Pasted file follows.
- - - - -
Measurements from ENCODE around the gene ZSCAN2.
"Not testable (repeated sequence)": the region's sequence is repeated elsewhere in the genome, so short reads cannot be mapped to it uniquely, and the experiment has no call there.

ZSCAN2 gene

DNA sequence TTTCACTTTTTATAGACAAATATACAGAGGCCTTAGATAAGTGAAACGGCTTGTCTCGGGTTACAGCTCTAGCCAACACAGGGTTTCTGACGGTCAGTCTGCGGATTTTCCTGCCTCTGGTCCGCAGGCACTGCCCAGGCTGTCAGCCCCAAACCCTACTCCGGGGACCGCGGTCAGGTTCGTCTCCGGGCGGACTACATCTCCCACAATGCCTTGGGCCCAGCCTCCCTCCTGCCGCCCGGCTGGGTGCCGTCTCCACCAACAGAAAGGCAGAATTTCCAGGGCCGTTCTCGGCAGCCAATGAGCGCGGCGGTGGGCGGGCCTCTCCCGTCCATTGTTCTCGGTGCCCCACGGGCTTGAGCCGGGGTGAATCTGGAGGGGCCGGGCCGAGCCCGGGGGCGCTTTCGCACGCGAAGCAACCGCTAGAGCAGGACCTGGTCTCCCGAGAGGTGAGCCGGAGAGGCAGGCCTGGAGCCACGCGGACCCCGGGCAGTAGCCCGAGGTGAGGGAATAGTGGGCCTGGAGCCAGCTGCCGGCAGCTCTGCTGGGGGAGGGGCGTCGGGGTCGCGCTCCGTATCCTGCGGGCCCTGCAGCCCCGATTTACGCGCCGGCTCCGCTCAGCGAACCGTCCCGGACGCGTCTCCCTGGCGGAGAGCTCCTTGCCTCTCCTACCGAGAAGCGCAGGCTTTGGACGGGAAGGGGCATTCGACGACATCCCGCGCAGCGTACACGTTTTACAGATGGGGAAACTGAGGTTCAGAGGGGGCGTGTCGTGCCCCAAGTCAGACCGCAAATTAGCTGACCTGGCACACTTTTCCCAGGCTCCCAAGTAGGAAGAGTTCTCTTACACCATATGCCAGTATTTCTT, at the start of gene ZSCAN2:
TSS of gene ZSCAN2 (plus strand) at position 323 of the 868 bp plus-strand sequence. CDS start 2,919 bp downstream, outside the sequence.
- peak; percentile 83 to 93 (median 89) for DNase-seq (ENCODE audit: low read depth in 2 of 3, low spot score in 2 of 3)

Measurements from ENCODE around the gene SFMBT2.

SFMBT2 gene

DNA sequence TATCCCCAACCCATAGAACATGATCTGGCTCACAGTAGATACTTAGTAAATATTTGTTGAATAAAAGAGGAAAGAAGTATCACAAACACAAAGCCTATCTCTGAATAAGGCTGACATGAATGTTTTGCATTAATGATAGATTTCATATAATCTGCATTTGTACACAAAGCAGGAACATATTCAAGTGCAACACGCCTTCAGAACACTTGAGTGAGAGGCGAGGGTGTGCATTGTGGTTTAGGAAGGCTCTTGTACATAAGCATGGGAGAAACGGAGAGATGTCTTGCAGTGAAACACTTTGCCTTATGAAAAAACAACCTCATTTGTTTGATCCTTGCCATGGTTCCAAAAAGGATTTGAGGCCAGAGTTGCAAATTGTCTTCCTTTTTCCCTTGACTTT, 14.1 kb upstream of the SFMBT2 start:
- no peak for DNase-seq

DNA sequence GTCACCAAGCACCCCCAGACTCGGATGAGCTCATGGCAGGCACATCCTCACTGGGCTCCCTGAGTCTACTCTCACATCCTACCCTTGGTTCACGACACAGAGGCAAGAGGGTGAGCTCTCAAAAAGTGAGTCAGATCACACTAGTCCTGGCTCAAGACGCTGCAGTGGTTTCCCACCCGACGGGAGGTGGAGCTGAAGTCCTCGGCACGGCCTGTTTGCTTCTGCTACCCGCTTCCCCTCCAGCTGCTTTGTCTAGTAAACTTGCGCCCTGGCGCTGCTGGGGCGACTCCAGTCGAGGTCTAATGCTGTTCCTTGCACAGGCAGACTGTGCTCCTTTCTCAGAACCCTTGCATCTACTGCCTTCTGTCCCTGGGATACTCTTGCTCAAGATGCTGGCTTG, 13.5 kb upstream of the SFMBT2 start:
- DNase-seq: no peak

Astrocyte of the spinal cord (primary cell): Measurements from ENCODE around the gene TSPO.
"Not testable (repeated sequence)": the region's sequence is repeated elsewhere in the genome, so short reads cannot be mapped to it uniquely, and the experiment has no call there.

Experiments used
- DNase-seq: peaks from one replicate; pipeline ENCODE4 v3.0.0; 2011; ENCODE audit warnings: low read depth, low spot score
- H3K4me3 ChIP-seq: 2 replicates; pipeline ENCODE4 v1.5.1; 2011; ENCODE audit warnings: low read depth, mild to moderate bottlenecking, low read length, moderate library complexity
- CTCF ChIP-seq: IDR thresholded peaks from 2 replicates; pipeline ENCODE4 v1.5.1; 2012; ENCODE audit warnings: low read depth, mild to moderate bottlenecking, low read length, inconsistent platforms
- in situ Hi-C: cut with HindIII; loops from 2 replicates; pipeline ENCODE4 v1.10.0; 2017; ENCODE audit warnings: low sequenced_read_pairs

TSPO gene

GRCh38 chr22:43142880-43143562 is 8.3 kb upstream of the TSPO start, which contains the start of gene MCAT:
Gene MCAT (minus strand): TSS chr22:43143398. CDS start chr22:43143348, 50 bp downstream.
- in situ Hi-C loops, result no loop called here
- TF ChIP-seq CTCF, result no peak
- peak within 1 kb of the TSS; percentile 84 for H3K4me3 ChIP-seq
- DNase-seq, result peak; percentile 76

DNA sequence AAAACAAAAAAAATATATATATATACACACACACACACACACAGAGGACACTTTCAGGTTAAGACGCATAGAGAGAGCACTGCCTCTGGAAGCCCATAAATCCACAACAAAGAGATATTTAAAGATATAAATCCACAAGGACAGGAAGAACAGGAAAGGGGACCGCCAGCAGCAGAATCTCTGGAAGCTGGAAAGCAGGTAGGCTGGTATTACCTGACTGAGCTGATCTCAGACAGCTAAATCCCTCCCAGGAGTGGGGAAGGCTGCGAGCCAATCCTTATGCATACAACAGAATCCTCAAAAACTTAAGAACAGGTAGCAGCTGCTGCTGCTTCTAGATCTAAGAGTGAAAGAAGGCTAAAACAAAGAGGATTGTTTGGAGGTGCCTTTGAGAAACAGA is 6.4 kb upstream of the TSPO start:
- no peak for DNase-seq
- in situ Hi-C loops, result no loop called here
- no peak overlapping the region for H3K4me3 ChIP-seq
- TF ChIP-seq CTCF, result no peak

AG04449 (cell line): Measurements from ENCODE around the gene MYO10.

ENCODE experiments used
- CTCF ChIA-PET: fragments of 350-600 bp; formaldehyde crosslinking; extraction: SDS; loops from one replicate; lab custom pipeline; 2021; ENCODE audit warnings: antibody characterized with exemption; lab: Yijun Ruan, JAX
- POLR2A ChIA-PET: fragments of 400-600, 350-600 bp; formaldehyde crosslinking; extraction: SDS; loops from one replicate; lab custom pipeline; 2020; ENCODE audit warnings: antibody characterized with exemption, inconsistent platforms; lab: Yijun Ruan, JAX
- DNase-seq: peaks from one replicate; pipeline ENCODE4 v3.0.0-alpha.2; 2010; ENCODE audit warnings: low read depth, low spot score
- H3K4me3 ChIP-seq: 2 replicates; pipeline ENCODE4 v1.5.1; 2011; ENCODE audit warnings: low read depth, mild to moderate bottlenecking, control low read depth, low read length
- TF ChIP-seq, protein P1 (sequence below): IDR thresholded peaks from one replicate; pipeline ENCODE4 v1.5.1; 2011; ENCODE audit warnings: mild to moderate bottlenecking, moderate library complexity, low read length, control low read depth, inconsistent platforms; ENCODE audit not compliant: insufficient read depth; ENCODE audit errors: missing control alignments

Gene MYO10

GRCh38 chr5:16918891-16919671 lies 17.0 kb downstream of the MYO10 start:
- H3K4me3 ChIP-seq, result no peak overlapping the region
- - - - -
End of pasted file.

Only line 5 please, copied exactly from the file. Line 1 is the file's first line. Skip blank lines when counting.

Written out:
TSS of gene ZSCAN2 (plus strand) at position 323 of the 868 bp plus-strand sequence. CDS start 2,919 bp downstream, outside the sequence.